How though would you attempt to accurately and objectively measure whether someone has ‘done the right thing’?

We hired/appointed the best candidate to the manager role – shouldn’t their opinion count for something?  For example, think of soccer players – the coach is tasked with picking the best team and also developing the capability of every player in the squad.  Whilst absolute performance should be the ultimate test, a great coach will be able to see beyond that and consider the potential of the player to grow into a first-teamer in the future.

Similarly, if the employee’s performance is okay – yet the leaders assess behavioural issues below the surface – wouldn’t we want them to call this out?  If the leaders themselves fit the cultural mould, wouldn’t that reinforce even further the value of their opinion?

We believe the trick is to ensure that the leaders are themselves, genuine role models – if not, their subjective analysis is likely to prioritise behaviours that are disconnected from the desired culture of the organisation.

A key consideration on all this is to define the utility of the review in the first place.  If the outcome of the review influences variable pay decisions then clarity must be built-in in order to maximise the chances of the plan to act as an incentive for the employee (as opposed to being discounted given the vagary of what’s required to achieve the payout).

Ultimately, we need to make sure we don’t let subjectivity masquerade as objectivity OR to allow subjective discretion to arbitrarily overrule objective performance analysis.   Therein lies the path to dissatisfaction.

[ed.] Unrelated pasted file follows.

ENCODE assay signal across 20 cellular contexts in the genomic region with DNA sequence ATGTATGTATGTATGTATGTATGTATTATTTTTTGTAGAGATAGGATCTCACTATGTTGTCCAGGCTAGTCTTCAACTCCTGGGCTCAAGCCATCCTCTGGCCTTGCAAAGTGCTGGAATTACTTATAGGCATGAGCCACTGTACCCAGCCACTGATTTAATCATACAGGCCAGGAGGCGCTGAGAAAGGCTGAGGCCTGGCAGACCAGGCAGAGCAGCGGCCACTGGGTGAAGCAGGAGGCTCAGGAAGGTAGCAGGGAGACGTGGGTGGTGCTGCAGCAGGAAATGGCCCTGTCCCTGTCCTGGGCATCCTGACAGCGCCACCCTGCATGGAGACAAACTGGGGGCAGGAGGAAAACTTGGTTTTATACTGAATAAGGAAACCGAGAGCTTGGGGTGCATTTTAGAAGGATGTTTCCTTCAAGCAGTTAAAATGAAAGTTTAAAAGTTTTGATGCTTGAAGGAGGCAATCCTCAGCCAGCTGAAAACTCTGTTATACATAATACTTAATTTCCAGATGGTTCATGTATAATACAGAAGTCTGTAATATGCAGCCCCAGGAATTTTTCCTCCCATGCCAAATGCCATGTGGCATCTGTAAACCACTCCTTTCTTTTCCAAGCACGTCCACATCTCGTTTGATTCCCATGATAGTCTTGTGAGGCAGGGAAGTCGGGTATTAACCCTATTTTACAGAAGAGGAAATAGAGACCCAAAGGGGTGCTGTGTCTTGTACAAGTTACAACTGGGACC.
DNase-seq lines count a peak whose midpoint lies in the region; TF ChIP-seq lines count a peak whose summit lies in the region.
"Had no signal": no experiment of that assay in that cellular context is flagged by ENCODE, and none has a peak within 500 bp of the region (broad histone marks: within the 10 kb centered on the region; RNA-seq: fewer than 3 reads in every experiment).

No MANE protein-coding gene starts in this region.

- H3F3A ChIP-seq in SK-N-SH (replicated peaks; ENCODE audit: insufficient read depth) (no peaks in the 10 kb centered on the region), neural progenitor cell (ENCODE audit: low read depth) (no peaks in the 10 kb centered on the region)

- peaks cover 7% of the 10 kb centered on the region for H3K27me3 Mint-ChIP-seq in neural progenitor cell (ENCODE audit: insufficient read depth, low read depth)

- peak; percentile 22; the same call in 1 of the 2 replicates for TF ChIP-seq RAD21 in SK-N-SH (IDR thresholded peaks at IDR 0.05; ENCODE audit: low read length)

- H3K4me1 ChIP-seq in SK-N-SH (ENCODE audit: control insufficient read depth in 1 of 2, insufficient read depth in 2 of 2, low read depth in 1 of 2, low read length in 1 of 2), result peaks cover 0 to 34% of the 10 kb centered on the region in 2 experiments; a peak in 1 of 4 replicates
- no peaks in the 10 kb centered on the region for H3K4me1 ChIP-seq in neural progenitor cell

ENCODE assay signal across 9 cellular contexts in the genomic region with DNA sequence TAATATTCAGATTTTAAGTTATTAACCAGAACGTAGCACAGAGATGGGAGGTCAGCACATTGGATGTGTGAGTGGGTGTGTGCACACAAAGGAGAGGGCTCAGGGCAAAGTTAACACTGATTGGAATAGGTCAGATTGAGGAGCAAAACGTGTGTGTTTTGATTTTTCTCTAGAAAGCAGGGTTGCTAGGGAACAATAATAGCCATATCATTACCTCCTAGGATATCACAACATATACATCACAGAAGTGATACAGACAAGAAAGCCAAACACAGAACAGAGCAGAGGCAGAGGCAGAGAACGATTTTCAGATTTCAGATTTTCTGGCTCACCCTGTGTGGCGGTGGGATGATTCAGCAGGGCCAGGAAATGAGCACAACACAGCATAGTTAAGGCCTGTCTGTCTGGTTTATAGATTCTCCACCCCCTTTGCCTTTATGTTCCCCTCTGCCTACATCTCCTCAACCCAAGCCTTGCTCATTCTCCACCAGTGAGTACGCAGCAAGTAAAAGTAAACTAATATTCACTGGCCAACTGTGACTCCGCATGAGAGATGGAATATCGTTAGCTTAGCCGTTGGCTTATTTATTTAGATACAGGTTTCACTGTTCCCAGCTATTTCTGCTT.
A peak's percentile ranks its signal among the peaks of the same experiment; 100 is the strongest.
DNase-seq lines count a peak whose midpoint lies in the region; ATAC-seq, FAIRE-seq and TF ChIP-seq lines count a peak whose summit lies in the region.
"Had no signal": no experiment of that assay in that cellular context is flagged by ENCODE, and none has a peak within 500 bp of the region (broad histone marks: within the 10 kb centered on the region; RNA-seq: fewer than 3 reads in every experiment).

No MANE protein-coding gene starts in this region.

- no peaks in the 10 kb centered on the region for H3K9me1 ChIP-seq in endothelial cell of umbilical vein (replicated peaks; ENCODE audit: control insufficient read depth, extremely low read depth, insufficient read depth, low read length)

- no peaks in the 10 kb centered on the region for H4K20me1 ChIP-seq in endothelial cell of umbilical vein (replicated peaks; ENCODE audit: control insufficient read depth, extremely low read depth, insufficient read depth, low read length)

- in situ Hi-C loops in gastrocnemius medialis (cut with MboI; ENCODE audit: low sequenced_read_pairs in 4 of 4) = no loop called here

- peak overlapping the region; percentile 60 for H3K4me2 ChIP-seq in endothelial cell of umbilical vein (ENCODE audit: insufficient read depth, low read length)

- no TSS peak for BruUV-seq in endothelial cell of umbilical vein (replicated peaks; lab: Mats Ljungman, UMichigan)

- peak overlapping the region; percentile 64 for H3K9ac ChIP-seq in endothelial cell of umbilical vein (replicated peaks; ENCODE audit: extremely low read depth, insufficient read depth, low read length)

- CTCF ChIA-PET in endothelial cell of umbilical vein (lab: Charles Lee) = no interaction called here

Focus on Adding Value

In summary then, our advice is to focus on practices that add-value to the working relationship between managers and their teams rather than those more likely to be divisive.  Some of the key things to consider when reviewing your current performance management are highlighted here.

  • Focus on team working “between the layers” – remember that the traditional ‘reviewer’ and ‘reviewee’ are on the same team and the process should not dilute this relationship; rather it should support them in working together to achieve their goals.
  • Ensure the HOW of performance is discussed and positive behaviour reinforced – in our time of fast-paced, ongoing change the way we approach our work is arguably more important than specific priorities we might have at any given time.
  • Reinvest some of the time in leadership development – having saved leaders from endless hours of paperwork, invest in their development.  The work experience for everyone in their spheres of influence can be improved, as can the quality and value of the performance-related conversations they have with their team members.

Knowing where to start with performance management is challenging – we’re here to help.